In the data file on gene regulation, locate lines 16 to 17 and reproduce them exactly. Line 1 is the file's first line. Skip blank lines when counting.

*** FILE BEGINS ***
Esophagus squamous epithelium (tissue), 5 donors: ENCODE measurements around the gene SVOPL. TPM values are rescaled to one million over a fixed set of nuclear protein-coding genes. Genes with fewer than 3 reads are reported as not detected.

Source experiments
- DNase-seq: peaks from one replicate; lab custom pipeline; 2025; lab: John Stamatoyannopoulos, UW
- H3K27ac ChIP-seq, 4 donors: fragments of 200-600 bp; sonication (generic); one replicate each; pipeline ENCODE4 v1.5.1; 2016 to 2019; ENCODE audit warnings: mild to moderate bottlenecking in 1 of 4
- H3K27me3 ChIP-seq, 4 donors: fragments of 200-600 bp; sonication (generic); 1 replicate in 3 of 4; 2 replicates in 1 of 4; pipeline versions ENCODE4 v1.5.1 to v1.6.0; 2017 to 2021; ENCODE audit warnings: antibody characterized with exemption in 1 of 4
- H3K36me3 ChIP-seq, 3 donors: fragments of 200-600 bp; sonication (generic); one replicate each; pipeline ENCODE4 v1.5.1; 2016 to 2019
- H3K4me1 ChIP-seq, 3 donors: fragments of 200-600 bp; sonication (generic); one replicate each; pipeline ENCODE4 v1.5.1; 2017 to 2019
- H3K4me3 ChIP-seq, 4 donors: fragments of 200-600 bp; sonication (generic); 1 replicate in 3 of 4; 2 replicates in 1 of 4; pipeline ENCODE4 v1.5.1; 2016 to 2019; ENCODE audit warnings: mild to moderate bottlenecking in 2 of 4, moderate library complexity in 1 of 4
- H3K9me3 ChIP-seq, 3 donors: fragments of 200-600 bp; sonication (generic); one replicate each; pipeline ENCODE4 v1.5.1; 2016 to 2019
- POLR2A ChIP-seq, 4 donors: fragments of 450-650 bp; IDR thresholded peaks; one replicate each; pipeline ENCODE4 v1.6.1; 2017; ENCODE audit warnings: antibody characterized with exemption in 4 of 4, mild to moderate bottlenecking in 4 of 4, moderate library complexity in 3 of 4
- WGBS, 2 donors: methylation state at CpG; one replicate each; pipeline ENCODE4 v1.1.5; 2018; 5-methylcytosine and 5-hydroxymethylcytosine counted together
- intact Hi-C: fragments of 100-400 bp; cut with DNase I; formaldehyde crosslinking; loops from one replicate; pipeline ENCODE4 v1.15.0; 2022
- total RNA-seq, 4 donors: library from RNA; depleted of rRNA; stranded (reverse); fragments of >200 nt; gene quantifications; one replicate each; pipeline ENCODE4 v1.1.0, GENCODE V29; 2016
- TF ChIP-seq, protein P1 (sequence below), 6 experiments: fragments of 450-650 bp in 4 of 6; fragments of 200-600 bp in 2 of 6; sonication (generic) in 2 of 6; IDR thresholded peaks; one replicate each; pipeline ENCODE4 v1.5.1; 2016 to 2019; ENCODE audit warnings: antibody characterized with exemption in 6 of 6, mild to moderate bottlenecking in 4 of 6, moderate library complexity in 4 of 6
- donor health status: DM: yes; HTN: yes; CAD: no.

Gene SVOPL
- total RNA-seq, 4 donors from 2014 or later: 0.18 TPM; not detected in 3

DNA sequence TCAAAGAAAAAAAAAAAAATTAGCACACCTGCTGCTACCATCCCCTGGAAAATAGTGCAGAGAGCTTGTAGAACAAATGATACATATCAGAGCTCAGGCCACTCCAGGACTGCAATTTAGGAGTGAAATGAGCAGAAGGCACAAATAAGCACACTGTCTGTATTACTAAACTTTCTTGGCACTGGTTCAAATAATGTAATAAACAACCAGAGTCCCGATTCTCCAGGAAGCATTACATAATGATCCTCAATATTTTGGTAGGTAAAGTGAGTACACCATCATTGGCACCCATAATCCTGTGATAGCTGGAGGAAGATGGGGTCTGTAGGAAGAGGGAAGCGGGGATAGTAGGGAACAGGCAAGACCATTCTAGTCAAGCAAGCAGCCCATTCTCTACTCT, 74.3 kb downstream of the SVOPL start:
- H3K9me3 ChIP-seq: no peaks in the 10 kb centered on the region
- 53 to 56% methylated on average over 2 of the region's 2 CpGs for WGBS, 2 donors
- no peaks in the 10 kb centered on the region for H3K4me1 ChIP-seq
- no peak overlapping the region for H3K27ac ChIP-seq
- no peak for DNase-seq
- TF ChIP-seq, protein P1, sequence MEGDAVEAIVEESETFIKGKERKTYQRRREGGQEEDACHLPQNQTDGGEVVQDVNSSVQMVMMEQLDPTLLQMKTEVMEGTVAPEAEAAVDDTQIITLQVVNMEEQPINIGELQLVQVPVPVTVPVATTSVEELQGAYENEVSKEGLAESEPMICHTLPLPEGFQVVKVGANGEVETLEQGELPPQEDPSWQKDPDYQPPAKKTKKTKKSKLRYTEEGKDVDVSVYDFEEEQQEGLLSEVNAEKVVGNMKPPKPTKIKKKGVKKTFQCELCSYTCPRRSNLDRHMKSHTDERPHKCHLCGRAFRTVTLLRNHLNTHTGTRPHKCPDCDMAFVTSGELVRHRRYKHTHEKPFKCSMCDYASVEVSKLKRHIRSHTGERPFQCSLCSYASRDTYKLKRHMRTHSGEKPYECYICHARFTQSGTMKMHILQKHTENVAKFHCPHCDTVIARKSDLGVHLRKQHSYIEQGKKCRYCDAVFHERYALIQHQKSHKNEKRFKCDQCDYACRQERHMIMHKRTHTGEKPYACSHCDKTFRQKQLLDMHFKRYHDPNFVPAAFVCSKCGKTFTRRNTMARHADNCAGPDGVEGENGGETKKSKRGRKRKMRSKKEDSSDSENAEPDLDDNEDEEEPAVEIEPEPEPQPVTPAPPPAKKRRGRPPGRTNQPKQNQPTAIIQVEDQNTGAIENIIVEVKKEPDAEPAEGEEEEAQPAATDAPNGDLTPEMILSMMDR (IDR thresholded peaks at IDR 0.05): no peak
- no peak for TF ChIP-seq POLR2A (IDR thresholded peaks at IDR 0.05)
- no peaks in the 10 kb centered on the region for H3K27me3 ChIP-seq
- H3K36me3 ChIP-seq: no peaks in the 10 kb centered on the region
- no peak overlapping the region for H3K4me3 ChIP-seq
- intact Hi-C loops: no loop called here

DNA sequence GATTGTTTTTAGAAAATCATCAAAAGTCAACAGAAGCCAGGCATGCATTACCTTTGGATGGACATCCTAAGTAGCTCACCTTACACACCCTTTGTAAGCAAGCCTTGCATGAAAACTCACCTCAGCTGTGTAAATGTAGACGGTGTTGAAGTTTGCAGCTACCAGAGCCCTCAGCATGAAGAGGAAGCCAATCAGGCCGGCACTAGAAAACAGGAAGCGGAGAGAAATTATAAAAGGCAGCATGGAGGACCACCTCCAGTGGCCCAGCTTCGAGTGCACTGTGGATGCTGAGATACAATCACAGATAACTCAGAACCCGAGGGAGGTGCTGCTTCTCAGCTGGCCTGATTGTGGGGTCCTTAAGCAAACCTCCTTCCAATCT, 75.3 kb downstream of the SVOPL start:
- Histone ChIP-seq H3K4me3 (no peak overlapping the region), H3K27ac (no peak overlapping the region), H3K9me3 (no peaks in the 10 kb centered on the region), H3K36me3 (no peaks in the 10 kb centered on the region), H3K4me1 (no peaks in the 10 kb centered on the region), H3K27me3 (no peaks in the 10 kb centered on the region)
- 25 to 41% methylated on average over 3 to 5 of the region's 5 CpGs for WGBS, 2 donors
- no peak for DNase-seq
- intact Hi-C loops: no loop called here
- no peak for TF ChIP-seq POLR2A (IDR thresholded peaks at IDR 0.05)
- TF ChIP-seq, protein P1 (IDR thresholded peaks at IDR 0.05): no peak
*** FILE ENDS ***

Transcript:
Gene SVOPL
- total RNA-seq, 4 donors from 2014 or later: 0.18 TPM; not detected in 3